PETE Curran was one of the first ever Labour MPs and a “forgotten” socialist leader, CARL BROWN found out more on the 100th anniversary of his death.

MORE than 10,000 people lined the route of the funeral procession of Pete Curran on Feburary 14, 1910.

The horse-drawn carriage left the Labour campaigner's family home in Pretoria Avenue, Walthamstow, and proceeded to St Patrick's cemetery, in Langthorne Road, Leytonstone.

Crowds were kept at bay by police officers as the carriage made its way through the masses of people.

But unlike Ramsay McDonald (the first Labour prime minister) and Keir Hardie, Pete Curran is less-well known among students of political history.

Graham Reeve, of the Avenue, Highams Park, is Mr Curran's great-grandson.

Mr Reeve, 62, said: “He was a real socialist and pioneer and a hero in the origins of the labour movement; “He was a strong willed man, a born leader and political organiser but his achievements have largely been forgotten.

“If he had not died early it is probable he would have been in the first Labour government, under Ramsay McDonald.”

Mr Curran, who was born in Glasgow in 1860 to an Irish family, became the national organiser for the Gasworkers Union and later chairman of the first management committee of the General Federation of Trade Unions.

Described as a “firebrand speaker” Mr Curran campaigned for better conditions for textile workers in Bradford, he also left the Fabian Society in protest over its support for the Boer War, and campaigned against the use of armed troops against striking workers.

At around the turn of the century, Mr Curran moved to Walthamstow and worked at Woolwich arsenal as a hammer man.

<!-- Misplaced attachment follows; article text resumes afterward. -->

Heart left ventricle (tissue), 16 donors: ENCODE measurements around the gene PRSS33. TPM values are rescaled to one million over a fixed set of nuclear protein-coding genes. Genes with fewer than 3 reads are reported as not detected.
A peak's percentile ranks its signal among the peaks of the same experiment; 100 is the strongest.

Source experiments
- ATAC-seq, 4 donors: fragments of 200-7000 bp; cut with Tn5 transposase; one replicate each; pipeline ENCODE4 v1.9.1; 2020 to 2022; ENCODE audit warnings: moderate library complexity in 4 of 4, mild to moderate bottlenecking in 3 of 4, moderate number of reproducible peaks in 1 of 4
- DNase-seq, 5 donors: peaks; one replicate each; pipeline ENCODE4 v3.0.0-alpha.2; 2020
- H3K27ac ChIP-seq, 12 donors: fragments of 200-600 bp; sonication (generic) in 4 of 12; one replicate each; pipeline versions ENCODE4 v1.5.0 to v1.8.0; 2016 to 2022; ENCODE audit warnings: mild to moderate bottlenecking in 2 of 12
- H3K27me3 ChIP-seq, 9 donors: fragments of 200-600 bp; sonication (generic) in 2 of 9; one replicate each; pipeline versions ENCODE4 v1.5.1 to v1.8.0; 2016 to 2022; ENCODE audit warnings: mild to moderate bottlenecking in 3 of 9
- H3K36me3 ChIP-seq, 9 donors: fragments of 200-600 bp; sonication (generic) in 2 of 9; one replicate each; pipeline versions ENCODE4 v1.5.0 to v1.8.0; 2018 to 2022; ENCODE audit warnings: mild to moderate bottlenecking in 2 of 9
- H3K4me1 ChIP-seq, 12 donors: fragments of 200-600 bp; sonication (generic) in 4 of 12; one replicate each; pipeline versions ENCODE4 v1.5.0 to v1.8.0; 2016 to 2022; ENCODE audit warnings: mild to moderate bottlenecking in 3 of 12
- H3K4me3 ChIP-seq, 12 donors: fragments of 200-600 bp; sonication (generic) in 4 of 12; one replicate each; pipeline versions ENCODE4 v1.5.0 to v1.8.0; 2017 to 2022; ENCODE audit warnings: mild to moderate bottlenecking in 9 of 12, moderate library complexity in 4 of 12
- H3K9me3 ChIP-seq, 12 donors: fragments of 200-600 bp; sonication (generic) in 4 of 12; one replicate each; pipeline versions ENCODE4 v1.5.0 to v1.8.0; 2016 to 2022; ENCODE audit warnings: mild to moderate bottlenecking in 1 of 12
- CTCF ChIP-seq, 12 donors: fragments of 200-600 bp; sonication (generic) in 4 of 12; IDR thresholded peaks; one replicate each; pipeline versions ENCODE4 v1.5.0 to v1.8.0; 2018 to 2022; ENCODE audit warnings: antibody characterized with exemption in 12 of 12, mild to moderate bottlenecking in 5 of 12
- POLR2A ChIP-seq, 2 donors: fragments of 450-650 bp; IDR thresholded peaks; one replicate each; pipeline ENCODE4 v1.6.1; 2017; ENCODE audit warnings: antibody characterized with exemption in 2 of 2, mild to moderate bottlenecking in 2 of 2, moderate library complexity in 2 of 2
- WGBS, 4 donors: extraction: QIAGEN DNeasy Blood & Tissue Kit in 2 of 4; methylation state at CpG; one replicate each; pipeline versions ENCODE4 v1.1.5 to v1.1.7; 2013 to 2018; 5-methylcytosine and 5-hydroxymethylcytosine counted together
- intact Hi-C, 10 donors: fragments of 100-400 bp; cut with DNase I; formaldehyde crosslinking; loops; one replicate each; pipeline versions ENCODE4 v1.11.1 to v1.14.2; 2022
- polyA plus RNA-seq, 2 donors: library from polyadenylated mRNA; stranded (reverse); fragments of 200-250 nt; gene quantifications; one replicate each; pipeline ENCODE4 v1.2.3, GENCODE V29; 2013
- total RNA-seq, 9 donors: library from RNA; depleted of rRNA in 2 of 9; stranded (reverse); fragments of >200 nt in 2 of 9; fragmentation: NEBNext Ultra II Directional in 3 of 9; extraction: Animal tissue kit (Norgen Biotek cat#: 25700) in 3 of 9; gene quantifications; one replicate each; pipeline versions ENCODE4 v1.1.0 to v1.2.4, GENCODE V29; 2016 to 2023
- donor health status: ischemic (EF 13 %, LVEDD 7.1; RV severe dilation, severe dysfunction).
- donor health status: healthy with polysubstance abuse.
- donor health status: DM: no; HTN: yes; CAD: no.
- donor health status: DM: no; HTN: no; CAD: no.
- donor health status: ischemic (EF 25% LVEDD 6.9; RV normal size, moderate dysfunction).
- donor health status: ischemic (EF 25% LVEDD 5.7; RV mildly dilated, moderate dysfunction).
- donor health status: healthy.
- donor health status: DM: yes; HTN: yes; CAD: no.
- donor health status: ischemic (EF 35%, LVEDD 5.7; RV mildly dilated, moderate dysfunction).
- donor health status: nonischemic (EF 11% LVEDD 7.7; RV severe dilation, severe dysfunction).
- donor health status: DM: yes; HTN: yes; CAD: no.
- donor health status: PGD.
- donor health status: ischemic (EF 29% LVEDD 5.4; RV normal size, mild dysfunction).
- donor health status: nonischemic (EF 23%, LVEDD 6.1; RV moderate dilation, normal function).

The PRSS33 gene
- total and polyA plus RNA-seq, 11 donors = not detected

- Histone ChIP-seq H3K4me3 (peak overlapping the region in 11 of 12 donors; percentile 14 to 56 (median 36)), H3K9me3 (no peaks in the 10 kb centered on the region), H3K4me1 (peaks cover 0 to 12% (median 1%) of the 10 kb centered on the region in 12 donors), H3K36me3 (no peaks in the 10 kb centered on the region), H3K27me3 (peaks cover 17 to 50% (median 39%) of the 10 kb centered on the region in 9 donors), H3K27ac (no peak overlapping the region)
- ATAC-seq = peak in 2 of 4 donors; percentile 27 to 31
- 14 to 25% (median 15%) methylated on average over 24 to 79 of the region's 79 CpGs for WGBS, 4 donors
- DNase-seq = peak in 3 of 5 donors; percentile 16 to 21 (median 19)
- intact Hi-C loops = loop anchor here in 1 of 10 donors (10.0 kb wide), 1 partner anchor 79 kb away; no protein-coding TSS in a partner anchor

He also worked briefly in Plymouth, where he was sentenced to six weeks in prison of organising a strike on behalf of harbour workers.

Mr Curran left his first wife Mae Mcintyre, and settled in a family home in Pretoria Avenue with Marion Barry, with his seven children.

Mr Reeve said his mother Marjorie, was often told by her mother Mary, that Kier Hardie would visit the Pretoria Avenue house.

Mr Curran in 1907 won a by-election to become Labour MP for the seat of Jarrow, in Tyneside, at a time when Labour (or the Labour Representation Committee as it was then called) only had 29 seats in parliament.

But three years later Mr Curran became ill shortly before the 1910 general election, which was held in January.

He eventually died on February 14.

The anniversary of Mr Curran's death was marked by a ceremony at Mr Curran's grave and was attended by modern-day members of the Labour party and Trade Union movement, including Walthamstow MP Neil Gerrard and Labour prospective parlimentary candidate for Chingford Cath Arakelian.

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